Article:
Gogo, the in-flight wireless Internet provider, has been flying high ever since it went public in June.
Just this week Gogo announced plans to launch a new international service early next year. And its stock soared more than 27% in two days.
Gogo ( shares have more than doubled since its June IPO, making it one of the hottest stocks on the )Nasdaq.
But not everyone is jumping on board.
This week's announcement is "a positive," said Jonathan Schildkraut, an analyst with Evercore Partners. "But [it] doesn't move the needle in the grand scheme of things," he added.
Schildkraut said Gogo is moving in the right direction but the recent momentum is being driven by a so-called short squeeze rather than fundamentals.
In such a scenario, traders who are shorting the stock -- betting on a price decline by selling borrowed shares -- need to cover their losses.
And that often leads a stock to pop.
While the most recent rally may cool, Gogo's future looks bright.
The company cleared a major milestone by getting approval from the FAA to allow them to add their technology to existing Boeing 747's, essentially clearing the way for international service.
"It's a big hurdle to get through," said Gogo spokesman Steve Nolan. "It's a big thing for Gogo."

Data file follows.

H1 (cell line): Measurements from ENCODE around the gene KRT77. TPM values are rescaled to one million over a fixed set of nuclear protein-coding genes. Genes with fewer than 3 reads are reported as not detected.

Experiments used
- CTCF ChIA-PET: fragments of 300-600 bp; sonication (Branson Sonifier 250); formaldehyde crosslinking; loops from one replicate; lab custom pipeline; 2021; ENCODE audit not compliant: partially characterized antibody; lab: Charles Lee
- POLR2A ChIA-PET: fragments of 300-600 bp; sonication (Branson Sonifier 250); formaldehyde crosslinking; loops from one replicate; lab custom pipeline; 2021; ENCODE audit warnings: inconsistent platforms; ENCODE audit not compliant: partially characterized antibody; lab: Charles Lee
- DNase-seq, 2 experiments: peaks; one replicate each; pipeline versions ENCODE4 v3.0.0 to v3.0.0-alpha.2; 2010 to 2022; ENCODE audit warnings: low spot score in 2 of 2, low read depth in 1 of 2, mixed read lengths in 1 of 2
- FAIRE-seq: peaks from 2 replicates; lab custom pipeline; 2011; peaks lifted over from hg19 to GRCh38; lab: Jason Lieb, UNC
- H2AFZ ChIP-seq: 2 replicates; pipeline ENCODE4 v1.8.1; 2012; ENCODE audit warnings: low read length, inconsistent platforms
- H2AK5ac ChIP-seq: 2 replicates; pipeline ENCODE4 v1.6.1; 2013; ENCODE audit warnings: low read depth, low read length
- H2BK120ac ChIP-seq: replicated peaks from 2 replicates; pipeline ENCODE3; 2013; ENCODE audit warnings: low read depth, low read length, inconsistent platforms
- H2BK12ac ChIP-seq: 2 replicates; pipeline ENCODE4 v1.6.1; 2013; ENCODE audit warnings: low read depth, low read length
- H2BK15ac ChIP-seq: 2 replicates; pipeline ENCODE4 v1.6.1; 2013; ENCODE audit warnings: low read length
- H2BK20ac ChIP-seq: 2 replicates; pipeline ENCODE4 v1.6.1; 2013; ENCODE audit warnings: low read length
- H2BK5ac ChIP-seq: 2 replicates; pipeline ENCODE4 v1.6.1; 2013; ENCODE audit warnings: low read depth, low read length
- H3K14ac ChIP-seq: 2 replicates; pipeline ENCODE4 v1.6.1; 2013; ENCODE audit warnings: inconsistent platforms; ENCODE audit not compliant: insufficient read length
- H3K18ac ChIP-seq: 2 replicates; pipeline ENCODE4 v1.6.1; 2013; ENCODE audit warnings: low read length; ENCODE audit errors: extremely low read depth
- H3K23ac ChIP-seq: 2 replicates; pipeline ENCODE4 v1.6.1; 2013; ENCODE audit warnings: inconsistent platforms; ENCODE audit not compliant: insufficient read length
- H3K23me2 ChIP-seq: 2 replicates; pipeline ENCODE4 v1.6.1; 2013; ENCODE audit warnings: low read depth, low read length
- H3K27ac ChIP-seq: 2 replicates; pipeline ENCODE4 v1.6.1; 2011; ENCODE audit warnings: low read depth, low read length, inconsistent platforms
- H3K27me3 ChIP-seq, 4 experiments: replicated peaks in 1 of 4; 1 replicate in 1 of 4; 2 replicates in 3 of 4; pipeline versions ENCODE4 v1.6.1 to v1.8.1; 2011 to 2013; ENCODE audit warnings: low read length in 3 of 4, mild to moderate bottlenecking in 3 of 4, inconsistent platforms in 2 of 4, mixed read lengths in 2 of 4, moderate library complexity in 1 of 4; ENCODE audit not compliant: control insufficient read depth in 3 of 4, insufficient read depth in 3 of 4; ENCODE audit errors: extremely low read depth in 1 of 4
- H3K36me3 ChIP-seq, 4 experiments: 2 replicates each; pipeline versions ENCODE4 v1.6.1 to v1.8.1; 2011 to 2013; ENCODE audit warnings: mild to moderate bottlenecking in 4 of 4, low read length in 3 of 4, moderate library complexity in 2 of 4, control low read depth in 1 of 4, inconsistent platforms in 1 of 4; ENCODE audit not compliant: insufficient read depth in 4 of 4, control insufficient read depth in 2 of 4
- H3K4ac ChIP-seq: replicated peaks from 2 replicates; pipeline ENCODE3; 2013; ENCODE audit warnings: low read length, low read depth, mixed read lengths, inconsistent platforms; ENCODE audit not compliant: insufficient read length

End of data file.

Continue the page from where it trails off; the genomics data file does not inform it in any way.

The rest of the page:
Gogo also enjoys an enviable position, holding an 80% market share of commercial aircraft outfitted with wi-fi in the United States, Schildkraut said.
And while competitors Panasonic (, Row 44 and Viasat are vying for in-flight wi-fi space, many of Gogo's clients -- which include )Delta (, )American (, and Virgin America -- have contracts until 2018, according to Schildkraut. )
Panasonic has a contract with United Airlines ( and Row 44 provides wi-fi to )Southwest Airlines (. )Viasat (plans to roll out wi-fi on )JetBlue ( in 2014. )
Gogo still has a ways to go. Its current service on many domestic flights uses ground-to-air technology that lacks robust bandwidth.
But the company has been upgrading its technology, and will soon begin equipping aircraft with satellite components for its international push. And Schildkraut believes Gogo's satellite technology is superior relative to other satellite providers.